Detail of Eaton's map of the Phillips Tract, showing his spelling of "Badillo" Street alongside a label marking Antonio Badilla's 100-acre plot.
Courtesy Glenn Reed and the Covina Valley Historical Society.

The Badilla descendants pointed the error out, much to our chagrin. Some time later, I noticed an item on Facebook where one of the Badilla descendants suggested that the error was caused by the historical society. This was impossible, of course, as the error occurred in 1885 and the Society was not founded until 1969. But who was responsible for the misspelling? Mr. Phillips? Looking at his cash ledger from 1885-1886, I found more than twenty places where he entered the name Raphael or Vincent Badilla for work they performed on the water ditch from the San Gabriel River. Raphael and Vincent were two of the thirteen children of Antonio Badilla, one of the Costa Rican brothers. There entries were in Joseph Phillips's own hand and the name "Badilla" was written clearly with the "a" as the last letter. So apparently it was not Mr. Phillips as he used the proper spelling. It must have been Fred Eaton or someone in his office. In any event Fred Eaton must bear the responsibility.

Incidentally, Mr. Phillips's Cash Ledger for 1885-1886 is one of the prize treasures of our historical society's collection.

Mr. Fred Eaton made a couple of other mistakes in his lifetime and is remembered more for those than for his many accomplishments. He was born in 1855 in Los Angeles. He became superintendent of the Los Angeles Water Company when he was only 19 years old. Of course his uncle owned the company. Eaton hired William Mulholland as a zanjero and quickly moved him up in the company. Eaton opened his own engineering office in 1881 and did the survey of Covina in 1884-1885. He was appointed city surveyor and then elected city engineer of Los Angeles in 1887 (he was the only candidate).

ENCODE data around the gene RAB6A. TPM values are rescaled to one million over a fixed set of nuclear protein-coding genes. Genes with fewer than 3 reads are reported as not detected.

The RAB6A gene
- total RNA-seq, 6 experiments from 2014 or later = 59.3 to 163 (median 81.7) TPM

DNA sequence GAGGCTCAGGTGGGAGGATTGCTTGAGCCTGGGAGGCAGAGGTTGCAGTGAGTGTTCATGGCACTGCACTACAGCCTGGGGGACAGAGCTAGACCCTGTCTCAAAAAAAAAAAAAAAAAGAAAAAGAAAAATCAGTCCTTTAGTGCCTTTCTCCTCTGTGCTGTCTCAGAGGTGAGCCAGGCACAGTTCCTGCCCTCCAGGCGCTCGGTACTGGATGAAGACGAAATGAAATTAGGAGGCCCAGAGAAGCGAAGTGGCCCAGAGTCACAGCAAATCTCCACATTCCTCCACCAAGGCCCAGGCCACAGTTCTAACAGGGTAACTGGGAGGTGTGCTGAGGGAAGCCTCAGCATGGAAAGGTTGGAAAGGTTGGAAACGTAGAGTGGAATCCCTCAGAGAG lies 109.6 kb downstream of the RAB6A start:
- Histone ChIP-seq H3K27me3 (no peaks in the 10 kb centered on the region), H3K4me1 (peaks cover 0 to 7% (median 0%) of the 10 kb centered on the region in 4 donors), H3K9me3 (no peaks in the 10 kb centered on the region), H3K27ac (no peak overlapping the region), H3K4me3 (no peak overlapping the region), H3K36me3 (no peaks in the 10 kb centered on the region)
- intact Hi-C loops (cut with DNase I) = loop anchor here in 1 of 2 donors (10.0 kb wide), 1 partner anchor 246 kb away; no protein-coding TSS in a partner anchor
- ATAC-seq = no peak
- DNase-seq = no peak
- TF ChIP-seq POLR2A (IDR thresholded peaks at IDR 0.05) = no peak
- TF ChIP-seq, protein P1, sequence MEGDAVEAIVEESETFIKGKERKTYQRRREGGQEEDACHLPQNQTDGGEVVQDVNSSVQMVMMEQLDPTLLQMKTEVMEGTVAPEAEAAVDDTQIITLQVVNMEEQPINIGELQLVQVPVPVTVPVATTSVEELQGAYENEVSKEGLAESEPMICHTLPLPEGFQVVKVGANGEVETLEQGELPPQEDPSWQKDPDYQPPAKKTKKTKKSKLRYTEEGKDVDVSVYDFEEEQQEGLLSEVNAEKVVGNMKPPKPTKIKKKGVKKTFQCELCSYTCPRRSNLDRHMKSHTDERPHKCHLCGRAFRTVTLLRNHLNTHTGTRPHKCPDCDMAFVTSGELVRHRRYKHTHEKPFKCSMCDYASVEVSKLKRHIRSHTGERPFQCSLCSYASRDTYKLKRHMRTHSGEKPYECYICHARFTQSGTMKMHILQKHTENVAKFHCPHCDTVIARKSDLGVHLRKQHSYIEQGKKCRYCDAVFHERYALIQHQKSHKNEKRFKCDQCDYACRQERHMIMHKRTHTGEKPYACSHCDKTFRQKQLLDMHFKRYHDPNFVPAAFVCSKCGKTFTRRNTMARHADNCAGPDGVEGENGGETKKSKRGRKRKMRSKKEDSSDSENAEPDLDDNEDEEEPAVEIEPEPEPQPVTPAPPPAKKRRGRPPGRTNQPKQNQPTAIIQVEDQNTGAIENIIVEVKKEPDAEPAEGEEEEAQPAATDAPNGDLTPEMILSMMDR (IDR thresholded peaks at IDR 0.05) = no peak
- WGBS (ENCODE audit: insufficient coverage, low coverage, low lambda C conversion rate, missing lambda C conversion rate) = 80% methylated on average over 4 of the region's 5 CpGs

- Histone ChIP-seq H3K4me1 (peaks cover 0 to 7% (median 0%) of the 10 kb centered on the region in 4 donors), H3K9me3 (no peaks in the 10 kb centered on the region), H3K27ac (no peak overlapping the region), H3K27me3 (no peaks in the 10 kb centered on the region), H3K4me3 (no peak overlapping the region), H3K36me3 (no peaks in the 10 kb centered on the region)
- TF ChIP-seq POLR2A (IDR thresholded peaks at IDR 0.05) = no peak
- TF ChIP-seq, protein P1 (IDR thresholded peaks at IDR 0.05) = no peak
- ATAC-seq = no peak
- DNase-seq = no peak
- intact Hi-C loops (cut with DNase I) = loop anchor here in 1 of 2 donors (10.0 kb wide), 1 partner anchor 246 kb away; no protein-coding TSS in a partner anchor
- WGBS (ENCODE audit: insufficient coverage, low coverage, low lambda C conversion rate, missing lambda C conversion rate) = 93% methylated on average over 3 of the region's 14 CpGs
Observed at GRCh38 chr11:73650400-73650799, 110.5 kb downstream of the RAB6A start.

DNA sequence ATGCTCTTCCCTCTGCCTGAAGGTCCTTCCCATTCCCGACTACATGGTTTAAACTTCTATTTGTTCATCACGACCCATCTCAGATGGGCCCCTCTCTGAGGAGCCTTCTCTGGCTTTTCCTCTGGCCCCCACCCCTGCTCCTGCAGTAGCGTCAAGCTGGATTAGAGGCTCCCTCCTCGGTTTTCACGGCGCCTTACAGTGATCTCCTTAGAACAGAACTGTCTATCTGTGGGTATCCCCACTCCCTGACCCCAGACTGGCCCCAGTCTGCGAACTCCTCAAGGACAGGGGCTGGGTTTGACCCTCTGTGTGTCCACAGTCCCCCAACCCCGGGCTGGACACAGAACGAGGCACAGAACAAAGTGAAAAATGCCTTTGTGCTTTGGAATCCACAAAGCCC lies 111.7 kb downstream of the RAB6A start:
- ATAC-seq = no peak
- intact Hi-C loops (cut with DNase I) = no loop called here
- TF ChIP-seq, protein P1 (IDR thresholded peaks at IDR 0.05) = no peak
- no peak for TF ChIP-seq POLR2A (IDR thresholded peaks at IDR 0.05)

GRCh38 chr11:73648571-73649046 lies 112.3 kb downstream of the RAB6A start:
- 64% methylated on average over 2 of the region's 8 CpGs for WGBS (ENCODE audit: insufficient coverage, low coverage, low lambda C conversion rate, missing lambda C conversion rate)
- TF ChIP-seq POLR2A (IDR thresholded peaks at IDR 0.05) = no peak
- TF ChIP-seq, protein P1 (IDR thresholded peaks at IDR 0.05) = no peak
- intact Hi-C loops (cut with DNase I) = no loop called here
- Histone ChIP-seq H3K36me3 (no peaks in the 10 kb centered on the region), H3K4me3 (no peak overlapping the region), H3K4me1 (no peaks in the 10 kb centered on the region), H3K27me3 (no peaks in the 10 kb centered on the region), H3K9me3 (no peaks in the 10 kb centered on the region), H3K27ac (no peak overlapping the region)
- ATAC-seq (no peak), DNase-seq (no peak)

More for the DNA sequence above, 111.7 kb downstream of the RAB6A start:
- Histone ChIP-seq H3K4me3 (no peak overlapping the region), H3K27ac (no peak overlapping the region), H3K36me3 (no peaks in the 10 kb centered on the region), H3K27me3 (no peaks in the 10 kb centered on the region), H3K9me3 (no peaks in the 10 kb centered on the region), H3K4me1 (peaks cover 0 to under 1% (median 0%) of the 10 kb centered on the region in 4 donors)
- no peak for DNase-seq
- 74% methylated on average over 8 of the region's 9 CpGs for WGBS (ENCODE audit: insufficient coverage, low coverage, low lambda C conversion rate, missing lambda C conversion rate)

Eaton designed 6th Street Park (now knwon as Pershing Square), Elysian Park, Westlake Park (now named MacArthur Park), Eastlake Park (now known as Lincoln Park), and the Plaza. His major achievement was the design of a new sewer system for the city of Los Angeles with an outfall to the ocean.

In 1898, he was elected mayor of Los Angeles for a two year term. While mayor he ensured strict enforcement of civil service laws in the city, desegregated the fire department (it was segregated again under the next mayor), created the Los Angeles Water Department, and announced his plan to appoint William Mulholland as superintendent. It was he who convinced William Mulholland that the need for water in Los Angeles could best be satisfied by an aqueduct from the Owens Valley to Los Angeles. For these accomplishments, and many more, he deserves much credit.

But later, acting on behalf of the City of Los Angeles, Eaton bought water rights from Owens Valley land owners while letting them believe that he was an agent for the federal government's reclamation program that was for the farmers' benefit. When it was discovered that he was acting for Los Angeles he was considered a villain and is still remembered for the deception.

Fred Eaton also bought, for his own account, an area called Round Valley near the Owens River. Some years later, after the aqueduct from Owens Valley to Los Angeles had been completed, William Mulholland felt it would be necessary to build a storage reservoir in Round Valley and asked Eaton to sell it to the city. Eaton asked for an amount that Mulholland felt was exorbitant. Their disagreement destroyed a close friendship of 35 years. Mulholland chose instead to build a reservoir on the Santa Clara River behind a new dam – the Saint Francis Dam.

1885 Covina Townsite map
Joseph Swift Phillips's 1885-1886 Cash Ledger